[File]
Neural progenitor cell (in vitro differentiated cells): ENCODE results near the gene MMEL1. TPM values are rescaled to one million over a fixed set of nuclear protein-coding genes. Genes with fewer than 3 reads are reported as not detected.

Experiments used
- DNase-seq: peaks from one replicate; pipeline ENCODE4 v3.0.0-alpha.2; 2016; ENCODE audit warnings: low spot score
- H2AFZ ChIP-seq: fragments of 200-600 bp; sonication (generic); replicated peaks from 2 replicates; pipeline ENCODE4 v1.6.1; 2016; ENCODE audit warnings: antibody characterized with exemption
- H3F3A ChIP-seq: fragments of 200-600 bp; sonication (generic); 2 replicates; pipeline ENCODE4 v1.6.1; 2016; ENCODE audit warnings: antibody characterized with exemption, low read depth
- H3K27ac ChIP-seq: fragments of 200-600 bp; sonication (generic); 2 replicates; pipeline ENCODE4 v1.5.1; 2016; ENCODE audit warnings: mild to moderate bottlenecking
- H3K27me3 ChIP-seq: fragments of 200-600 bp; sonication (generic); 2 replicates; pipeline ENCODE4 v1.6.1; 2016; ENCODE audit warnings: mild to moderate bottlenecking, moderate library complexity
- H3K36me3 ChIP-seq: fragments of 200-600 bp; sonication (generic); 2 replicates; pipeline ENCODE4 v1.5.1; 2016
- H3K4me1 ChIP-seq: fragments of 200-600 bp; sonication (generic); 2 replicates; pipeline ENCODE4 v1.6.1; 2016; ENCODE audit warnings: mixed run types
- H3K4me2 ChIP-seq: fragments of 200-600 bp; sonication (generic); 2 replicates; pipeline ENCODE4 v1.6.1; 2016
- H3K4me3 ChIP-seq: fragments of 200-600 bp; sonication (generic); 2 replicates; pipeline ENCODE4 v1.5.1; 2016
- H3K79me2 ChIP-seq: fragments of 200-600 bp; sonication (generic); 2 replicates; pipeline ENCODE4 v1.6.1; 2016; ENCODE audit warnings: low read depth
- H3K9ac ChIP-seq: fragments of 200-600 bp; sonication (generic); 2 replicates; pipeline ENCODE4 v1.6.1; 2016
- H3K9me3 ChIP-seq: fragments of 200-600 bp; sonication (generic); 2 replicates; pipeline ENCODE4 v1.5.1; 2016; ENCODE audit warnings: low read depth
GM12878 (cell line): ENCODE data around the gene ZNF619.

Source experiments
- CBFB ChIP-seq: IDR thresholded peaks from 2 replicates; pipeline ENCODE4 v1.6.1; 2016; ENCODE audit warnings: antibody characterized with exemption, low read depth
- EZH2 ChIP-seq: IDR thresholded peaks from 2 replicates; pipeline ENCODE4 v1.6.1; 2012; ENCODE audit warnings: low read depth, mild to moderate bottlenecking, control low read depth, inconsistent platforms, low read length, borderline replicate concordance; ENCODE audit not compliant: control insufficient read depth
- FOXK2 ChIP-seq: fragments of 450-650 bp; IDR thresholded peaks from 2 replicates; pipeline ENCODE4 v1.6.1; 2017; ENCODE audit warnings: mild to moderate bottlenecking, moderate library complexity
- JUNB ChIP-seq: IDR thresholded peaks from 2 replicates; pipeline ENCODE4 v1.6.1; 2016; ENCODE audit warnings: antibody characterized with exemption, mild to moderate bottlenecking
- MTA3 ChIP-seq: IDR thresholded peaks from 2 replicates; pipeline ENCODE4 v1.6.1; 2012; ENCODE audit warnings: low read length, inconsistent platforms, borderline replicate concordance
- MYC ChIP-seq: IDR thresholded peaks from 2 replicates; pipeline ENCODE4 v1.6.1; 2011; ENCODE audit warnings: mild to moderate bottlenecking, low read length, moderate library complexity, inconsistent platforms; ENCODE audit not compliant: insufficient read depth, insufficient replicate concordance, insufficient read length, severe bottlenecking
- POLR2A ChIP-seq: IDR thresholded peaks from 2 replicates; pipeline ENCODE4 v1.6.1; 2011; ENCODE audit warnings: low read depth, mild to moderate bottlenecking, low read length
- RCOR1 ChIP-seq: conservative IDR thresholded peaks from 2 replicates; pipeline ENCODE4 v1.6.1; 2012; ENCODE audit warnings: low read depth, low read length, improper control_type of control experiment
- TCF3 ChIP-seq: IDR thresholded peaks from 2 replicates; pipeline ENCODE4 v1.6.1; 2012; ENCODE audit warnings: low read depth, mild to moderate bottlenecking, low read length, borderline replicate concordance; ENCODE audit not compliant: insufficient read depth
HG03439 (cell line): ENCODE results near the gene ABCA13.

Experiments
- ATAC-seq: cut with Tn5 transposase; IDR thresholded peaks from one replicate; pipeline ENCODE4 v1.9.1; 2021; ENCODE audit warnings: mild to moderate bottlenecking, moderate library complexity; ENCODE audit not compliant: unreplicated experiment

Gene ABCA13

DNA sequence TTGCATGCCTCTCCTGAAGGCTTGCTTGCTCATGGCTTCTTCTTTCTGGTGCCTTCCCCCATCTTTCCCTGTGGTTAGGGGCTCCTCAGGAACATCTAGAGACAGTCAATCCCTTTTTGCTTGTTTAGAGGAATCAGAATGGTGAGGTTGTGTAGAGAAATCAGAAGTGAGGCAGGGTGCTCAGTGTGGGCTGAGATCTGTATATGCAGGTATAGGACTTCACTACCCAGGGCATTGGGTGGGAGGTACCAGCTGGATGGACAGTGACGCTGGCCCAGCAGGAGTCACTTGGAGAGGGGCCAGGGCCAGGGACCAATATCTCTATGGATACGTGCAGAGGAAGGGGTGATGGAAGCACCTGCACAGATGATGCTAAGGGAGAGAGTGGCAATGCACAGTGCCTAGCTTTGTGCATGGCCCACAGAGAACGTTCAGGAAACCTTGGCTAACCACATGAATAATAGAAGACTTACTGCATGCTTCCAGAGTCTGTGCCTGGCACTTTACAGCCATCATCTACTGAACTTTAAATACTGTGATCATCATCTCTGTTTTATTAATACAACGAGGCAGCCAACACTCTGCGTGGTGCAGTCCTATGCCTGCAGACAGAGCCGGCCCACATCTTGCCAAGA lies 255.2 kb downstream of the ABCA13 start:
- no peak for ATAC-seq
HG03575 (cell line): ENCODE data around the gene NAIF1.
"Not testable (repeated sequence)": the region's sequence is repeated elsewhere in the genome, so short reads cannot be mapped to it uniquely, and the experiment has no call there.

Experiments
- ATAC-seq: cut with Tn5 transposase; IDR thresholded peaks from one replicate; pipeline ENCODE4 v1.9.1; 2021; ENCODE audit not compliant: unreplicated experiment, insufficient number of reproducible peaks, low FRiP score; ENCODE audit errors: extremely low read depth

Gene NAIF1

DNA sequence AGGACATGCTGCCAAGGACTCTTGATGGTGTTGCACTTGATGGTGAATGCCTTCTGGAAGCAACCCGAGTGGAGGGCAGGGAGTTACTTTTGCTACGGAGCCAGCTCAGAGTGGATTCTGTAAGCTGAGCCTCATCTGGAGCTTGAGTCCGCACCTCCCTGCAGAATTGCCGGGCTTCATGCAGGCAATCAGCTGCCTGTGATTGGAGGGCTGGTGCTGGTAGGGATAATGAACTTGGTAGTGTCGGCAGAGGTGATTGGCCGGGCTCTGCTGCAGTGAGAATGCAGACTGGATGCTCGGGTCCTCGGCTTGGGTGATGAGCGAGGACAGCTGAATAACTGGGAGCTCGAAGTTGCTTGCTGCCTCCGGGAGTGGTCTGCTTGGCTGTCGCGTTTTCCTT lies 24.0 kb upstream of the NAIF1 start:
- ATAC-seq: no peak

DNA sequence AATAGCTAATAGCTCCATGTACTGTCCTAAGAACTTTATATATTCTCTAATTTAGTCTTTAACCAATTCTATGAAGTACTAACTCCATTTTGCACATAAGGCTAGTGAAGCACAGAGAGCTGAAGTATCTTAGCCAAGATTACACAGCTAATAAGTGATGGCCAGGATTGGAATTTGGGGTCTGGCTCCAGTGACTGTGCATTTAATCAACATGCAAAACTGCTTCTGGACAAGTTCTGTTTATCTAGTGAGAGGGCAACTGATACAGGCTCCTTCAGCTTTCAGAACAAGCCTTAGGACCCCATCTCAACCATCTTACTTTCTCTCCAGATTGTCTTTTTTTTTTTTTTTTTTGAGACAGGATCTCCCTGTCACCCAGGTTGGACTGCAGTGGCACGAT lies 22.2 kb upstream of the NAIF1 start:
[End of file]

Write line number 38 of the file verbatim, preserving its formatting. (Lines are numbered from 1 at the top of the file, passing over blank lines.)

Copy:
- ATAC-seq: no peak